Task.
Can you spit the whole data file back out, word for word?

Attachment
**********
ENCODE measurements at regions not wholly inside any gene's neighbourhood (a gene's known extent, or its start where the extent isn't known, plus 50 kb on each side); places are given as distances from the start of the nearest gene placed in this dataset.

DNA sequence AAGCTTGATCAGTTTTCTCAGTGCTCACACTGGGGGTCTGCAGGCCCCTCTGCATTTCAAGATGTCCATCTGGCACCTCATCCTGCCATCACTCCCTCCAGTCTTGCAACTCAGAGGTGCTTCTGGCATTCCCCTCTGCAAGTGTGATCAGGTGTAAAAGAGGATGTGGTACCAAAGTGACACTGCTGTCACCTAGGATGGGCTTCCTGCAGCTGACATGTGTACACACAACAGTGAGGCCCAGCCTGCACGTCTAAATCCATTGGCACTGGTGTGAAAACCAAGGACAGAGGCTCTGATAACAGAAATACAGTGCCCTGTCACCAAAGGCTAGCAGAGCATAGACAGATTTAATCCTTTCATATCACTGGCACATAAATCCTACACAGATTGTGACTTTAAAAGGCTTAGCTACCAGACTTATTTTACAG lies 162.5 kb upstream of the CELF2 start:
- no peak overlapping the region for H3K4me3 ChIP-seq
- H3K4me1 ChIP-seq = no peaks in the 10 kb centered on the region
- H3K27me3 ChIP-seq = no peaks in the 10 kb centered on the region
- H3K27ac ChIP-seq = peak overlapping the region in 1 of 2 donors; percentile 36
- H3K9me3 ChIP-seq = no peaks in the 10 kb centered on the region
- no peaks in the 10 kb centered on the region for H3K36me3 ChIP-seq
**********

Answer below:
ENCODE measurements at regions not wholly inside any gene's neighbourhood (a gene's known extent, or its start where the extent isn't known, plus 50 kb on each side); places are given as distances from the start of the nearest gene placed in this dataset.

DNA sequence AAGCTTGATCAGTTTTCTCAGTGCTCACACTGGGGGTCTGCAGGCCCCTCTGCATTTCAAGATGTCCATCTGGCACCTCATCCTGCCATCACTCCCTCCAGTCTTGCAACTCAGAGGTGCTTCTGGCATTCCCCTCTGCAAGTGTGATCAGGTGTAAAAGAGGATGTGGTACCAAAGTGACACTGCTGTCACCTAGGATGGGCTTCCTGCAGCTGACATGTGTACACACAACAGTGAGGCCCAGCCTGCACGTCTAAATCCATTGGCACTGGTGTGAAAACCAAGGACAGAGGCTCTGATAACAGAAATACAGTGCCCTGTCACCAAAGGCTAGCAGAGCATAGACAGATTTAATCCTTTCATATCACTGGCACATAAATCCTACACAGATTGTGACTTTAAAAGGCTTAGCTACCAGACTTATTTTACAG lies 162.5 kb upstream of the CELF2 start:
- no peak overlapping the region for H3K4me3 ChIP-seq
- H3K4me1 ChIP-seq = no peaks in the 10 kb centered on the region
- H3K27me3 ChIP-seq = no peaks in the 10 kb centered on the region
- H3K27ac ChIP-seq = peak overlapping the region in 1 of 2 donors; percentile 36
- H3K9me3 ChIP-seq = no peaks in the 10 kb centered on the region
- no peaks in the 10 kb centered on the region for H3K36me3 ChIP-seq